Artificial intelligence (AI) is already part of our lives – it is not science fiction. From using a virtual personal assistant to organise our working day, to travelling in a self-driving vehicle, to our phones suggesting songs or restaurants that we might like, AI is a reality.

Beyond making our lives easier, AI is helping us to solve some of the world’s biggest challenges: from treating chronic diseases or reducing fatality rates in traffic accidents to fighting climate change or anticipating cybersecurity threats.

In Denmark, AI is helping save lives by allowing emergency services to diagnose cardiac arrests or other conditions based on the sound of a caller’s voice. In Austria, it is helping radiologists detect tumours more accurately by instantly comparing xrays with a large amount of other medical data.

Many farms across Europe are already using AI to monitor the movement, temperature and feed consumption of their animals. The AI system can then automatically adapt the heating and feding machinery to help farmers monitor their animals’ welfare and to free them up for other tasks. And AI is also helping European manufacturers to become more efficient and to help factories return to Europe.

These are some of the many examples of what we know AI can do across all sectors, from energy to education, from financial services to construction. Countless more examples that cannot be imagined today will emerge over the next decade.

Like the steam engine or electricity in the past, AI is transforming our world, our society and our industry.Growth in computing power, availability of data and progress in algorithms have turned AI into one of the most strategic technologies of the 21st century. The stakes could not be higher. The way we approach AI will define the world we live in. Amid fierce global competition, a solid European framework is needed.

The European Union (EU) should have a coordinated approach to make the most of theopportunities offered by AI and to address the new challenges that it brings. The EU can lead the way in developing and using AI for good and for all, building on its values and its strengths. It can capitalise on:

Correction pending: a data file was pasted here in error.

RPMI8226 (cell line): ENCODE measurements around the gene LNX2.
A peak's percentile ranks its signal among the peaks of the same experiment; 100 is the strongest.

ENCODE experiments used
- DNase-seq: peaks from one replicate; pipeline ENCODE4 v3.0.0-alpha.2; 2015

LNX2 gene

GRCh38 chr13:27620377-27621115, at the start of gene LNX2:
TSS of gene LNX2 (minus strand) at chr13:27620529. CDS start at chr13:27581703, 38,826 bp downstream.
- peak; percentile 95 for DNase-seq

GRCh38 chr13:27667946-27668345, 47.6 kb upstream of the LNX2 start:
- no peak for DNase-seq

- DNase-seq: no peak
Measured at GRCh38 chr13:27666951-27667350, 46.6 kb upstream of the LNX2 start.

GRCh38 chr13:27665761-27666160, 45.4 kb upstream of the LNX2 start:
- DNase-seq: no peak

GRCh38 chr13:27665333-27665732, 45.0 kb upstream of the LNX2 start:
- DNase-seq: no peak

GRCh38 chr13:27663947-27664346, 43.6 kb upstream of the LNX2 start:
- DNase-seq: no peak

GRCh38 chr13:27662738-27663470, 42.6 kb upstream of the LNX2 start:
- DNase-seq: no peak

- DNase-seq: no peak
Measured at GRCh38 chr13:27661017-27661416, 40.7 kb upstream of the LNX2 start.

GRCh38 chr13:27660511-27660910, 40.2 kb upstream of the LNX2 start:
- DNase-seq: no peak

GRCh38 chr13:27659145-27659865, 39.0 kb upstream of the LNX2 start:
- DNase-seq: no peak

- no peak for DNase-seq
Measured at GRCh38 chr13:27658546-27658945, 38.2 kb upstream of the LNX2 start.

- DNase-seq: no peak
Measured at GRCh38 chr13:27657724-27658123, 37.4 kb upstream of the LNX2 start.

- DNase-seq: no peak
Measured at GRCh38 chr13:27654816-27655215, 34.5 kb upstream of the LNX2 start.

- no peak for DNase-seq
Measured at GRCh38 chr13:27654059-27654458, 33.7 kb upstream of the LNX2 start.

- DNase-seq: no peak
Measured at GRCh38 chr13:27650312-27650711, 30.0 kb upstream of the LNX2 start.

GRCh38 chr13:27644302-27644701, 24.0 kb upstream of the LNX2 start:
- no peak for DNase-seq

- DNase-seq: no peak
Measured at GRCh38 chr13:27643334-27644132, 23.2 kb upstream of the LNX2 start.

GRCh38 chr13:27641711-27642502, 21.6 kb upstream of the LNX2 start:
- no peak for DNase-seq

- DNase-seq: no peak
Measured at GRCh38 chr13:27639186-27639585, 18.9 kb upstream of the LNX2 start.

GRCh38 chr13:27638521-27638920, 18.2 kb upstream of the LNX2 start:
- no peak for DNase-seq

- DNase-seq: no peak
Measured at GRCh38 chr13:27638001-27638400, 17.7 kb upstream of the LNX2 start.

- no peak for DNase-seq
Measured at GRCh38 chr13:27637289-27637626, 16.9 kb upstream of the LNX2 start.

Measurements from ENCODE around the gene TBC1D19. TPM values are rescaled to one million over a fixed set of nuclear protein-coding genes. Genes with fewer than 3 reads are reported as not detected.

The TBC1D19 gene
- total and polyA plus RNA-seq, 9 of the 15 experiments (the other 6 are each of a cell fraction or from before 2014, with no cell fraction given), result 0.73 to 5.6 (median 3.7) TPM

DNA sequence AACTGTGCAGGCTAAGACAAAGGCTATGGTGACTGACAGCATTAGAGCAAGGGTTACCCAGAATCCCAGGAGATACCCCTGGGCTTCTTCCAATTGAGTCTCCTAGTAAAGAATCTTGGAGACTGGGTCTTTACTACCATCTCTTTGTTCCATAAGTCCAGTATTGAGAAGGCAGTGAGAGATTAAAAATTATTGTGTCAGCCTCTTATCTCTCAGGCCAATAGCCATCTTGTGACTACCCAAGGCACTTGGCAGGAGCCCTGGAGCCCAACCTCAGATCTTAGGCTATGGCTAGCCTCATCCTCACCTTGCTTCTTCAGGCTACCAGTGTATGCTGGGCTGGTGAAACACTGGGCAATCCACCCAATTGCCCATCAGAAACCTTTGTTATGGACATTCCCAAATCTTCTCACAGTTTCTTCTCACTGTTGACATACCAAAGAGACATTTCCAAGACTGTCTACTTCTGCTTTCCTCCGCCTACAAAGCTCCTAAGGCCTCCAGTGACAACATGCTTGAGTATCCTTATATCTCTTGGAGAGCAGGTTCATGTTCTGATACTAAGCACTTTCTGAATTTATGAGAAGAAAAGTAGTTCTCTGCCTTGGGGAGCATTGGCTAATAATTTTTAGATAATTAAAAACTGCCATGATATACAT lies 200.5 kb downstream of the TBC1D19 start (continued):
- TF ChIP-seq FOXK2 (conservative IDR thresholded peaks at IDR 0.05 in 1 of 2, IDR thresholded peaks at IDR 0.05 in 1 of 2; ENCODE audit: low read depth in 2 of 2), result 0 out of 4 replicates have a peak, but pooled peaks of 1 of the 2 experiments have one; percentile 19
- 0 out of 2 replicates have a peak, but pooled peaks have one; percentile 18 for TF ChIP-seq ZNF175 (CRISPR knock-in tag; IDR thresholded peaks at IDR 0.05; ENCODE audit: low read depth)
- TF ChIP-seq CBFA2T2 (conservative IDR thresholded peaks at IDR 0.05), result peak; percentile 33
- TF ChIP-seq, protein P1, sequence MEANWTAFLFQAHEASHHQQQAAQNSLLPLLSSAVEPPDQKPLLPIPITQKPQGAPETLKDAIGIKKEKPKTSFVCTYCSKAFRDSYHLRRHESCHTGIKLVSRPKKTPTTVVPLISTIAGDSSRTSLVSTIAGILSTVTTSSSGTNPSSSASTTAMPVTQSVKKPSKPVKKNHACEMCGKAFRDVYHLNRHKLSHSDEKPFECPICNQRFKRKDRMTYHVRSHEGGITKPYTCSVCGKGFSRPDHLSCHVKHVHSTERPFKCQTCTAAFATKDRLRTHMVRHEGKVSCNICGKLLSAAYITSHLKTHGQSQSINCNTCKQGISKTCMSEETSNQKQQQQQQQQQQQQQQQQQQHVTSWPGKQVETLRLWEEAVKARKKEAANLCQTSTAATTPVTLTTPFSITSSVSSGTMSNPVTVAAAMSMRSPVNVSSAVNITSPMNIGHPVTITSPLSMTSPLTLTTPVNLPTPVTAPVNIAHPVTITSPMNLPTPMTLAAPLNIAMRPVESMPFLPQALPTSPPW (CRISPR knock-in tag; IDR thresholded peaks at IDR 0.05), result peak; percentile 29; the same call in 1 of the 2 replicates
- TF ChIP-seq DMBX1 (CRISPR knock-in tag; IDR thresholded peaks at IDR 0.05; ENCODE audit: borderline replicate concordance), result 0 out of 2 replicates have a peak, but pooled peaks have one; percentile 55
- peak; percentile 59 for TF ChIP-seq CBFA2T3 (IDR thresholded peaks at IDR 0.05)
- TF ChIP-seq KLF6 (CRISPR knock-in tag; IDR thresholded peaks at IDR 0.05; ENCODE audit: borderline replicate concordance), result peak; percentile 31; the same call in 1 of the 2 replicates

– world-class researchers, labs and startups. The EU is also strong in robotics and has world-leading industry, notably in the transport, healthcare and manufacturing sectors that should be at the forefront of AI adoption;

the Digital Single Market. Common rules, for example on data protection and the free flow of data in the EU, cybersecurity and connectivity help companies to do business, scale up across borders and encourage investments; and

– a wealth of industrial, research and public sector data which can be unlocked to feed AI systems. In parallel to this Communication, the Commission is taking action to make data sharing easier and to open up more data – the raw material for AI – for re-use. This includes data from the public sector in particular, such as on public utilities and the environment, as well as research and health data.

European leaders have put AI at the top of their agendas. On 10 April 2018, 24 Member States and Norway committed to working together on AI. Building on this strong political endorsement, it is time to make significant efforts to ensure that:

Europe is competitive in the AI landscape, with bold investments that match its economic weight. This is about supporting research and innovation to develop the next generation of AI technologies, and deployment to ensure that companies – in particular small and medium-sized enterprises which make up 99% of business in the EU – are able to adopt AI.

– No one is left behind in the digital transformation. AI is changing the nature of work: jobs will be created, others will disappear, most will be transformed. Modernisation of education, at all levels, should be a priority for governments. All Europeans should have every opportunity to acquire the skills they need. Talent should be nurtured, gender balance and diversity encouraged.

New technologies are based on values. The General Data Protection Regulation will become a reality on 25 May 2018. It is a major step for building trust, essential in the long term for both people and companies. This is where the EU’s sustainable approach to technologies creates a competitive edge, by embracing change on the basis of the Union’s Values. As with any transformative technology, some AI applications may raise new ethical and legal questions, for example related to liability or potentially biased decision-making. The EU must therefore ensure that AI is developed and applied in an appropriate framework which promotes innovation and respects the Union’s values and fundamental rights as well as ethical principles such as accountability and transparency. The EU is also well placed to lead this debate on the global stage.

This is how the EU can make a difference – and be the champion of an approach to AI that benefits people and society as a whole.

 

You can reach the link and original report below:

https://ec.europa.eu/digital-single-market/en/news/communication-artificial-intelligence-europe